This is an excerpt from a report that highlights and explores five questions which arose from the workshop on perceptual learning and perceptual recognition at the University of Toronto, Mississauga on May 10th and 11th, 2012. This excerpt explores the question: How can philosophers and psychologists most fruitfully collaborate?
Dialogue is a seminal concept within the work of the Brazilian adult education theorist, Paulo Freire, and the Russian literary critic and philosopher, Mikhail Bakhtin. While there are commonalities in their understanding of dialogue, they differ in their treatment of dialectic. This paper addresses commonalities and dissonances within a Bakhtin-Freire dialogue on the notions of dialogue and dialectic. It then teases out some of the implications for education theory and practice in relation to two South African contexts of learning (...) that facilitate the access to education of disadvantaged groups, one in higher education and the other in early childhood education. (shrink)
This is an excerpt from a report that highlights and explores five questions which arose from the workshop on perceptual learning and perceptual recognition at the University of Toronto, Mississauga on May 10th and 11th, 2012. This excerpt explores the question: Does our representation of time provide and amodal framework for multi-sensory integration?
This is an excerpt of a report that highlights and explores five questions that arose from the Network for Sensory Research workshop on perceptual learning and perceptual recognition at the University of York in March, 2012. This portion of the report explores the question: How does perceptual learning alter the contents of perception?
Social reporting has become an increasingly important dimension of the corporate social responsibility process. The growing necessity to include the social dimension in reporting practices raises important questions about the nature of social responsibility and its impact on corporate and individual behaviour and performance. The literature has yet to provide a reliable theoretical definition of corporate social responsibility and performance, however. Based on the approach proposed by Simons, we argue that organisational reporting about social responsibility can be viewed as a (...)learning tool in some instances. Under this view the design and implementation of corporate social reporting procedures may lead to individual and organisational dynamic changes that foster organisational performance. Research propositions are then derived from the analysis. (shrink)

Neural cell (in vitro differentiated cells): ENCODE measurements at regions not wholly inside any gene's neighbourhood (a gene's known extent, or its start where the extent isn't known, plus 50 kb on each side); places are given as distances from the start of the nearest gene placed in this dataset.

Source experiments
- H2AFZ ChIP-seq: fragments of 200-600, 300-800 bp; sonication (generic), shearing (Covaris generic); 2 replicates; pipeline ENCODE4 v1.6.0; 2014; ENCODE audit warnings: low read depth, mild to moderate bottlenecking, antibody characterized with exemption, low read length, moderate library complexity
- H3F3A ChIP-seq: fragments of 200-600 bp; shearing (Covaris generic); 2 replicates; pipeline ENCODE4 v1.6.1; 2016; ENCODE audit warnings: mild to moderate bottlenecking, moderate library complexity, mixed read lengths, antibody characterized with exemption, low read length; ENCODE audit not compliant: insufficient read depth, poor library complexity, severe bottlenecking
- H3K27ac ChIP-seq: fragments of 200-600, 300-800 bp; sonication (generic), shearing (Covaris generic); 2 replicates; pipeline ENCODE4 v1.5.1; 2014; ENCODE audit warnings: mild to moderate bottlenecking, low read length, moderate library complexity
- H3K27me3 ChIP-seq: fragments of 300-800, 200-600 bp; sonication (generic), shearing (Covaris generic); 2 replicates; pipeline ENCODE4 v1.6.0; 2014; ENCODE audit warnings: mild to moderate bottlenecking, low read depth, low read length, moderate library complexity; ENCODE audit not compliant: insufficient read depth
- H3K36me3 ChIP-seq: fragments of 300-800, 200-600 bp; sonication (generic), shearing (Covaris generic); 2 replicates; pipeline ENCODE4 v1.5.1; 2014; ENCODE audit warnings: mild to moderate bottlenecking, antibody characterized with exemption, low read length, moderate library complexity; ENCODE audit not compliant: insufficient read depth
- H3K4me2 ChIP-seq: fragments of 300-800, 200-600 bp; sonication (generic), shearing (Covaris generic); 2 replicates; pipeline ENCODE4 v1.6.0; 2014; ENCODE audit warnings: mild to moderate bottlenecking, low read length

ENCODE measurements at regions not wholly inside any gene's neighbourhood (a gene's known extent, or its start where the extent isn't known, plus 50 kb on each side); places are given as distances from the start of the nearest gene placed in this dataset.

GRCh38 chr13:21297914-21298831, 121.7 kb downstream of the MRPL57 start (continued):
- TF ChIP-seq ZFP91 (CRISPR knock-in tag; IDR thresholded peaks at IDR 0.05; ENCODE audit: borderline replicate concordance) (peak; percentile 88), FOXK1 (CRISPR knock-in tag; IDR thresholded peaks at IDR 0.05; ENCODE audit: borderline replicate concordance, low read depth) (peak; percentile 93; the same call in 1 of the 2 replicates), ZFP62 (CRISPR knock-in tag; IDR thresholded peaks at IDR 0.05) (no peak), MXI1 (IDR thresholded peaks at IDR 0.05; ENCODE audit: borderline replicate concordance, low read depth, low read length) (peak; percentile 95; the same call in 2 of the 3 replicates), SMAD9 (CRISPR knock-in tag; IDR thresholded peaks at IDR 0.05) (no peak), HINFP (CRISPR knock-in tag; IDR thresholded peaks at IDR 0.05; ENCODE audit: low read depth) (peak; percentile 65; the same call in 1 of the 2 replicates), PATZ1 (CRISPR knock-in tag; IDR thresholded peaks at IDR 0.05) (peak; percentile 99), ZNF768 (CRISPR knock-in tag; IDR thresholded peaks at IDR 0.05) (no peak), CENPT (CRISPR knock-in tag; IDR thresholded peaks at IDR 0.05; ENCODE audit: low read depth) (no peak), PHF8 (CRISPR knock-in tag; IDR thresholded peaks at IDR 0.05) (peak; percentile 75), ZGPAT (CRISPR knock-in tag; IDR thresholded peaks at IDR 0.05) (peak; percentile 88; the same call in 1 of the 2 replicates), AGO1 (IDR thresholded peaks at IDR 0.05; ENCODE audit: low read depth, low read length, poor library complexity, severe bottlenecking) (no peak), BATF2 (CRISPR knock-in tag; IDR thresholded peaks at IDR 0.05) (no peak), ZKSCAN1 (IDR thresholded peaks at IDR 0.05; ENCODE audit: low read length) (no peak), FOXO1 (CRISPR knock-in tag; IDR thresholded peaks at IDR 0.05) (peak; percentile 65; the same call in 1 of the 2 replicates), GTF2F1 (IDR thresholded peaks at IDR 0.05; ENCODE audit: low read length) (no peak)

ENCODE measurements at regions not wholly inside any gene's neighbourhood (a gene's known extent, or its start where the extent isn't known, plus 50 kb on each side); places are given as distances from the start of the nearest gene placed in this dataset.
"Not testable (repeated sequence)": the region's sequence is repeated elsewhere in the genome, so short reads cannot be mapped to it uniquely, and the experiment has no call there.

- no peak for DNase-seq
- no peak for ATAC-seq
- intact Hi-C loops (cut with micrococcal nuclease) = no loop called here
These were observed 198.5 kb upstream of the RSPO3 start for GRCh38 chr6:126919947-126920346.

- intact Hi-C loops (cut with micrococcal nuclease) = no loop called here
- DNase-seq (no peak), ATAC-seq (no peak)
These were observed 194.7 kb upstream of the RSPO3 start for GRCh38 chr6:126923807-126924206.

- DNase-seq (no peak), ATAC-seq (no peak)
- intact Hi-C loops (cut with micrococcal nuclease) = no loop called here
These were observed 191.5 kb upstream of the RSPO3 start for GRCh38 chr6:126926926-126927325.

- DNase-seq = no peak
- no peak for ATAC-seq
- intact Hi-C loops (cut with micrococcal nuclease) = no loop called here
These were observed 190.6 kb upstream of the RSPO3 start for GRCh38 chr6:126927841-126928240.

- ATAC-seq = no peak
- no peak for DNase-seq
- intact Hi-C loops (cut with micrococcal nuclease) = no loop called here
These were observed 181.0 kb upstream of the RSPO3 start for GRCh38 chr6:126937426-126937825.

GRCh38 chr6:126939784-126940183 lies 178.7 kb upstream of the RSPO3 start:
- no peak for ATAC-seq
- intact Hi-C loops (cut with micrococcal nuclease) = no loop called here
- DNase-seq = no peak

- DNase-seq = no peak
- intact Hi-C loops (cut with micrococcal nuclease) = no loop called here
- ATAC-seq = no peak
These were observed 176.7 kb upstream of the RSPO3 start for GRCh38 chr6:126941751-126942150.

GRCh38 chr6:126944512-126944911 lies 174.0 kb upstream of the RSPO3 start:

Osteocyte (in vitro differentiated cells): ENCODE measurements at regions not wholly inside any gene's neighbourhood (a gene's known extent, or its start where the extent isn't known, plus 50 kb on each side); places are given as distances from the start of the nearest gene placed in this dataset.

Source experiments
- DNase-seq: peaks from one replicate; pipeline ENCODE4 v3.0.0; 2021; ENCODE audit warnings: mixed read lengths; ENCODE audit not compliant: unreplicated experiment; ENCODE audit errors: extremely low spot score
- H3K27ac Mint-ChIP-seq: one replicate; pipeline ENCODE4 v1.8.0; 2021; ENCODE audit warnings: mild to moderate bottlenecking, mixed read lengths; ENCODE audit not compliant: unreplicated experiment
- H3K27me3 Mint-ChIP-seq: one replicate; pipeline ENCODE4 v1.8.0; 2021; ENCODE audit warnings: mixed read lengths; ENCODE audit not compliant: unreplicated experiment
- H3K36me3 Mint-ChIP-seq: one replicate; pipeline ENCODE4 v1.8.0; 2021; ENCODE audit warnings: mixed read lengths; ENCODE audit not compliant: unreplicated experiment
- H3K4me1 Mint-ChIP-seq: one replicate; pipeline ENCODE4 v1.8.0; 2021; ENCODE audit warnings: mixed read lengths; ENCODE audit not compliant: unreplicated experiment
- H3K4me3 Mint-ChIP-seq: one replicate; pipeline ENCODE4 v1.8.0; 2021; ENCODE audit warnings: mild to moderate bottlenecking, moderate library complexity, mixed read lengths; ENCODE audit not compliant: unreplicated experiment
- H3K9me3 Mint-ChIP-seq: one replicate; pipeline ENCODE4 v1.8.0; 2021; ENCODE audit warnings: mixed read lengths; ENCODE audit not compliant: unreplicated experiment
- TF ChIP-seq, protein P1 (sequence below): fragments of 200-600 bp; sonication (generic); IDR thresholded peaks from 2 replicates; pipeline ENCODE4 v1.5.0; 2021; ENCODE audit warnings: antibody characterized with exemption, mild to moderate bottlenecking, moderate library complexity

The recent corporate scandals in the United States have caused a renewed interest and focus on teaching business ethics. Business schools and their faculties are reexamining the teaching of business ethics and are reassessing their responsibilities to produce honest and truthful managers who live lives of integrity and ethical accountability. The authors recognize that no agreement exists among business schools and their faculties regarding what should be the content and pedagogy of a course in business ethics. However, the authors hold (...) that regardless of one’s biases regarding the content and pedagogy, the effective teaching of business ethics requires that the instructor in designing and delivering a business ethics course needs to focus particular attention on four principal questions: (1) what are the objectives or targeted learning outcomes of the course? (2) what kind of learning environment should be created? (3) what learning processes need to be employed to achieve the goals? and (4) what are the roles of the participants in the learning experience? The answers to these questions provide the foundations for any business ethics course. The answers are major determinants of the impact of a business ethics course on the thinking of students and the views on the ethical and professional accountabilities and responsibilities of managers in the workplace. (shrink)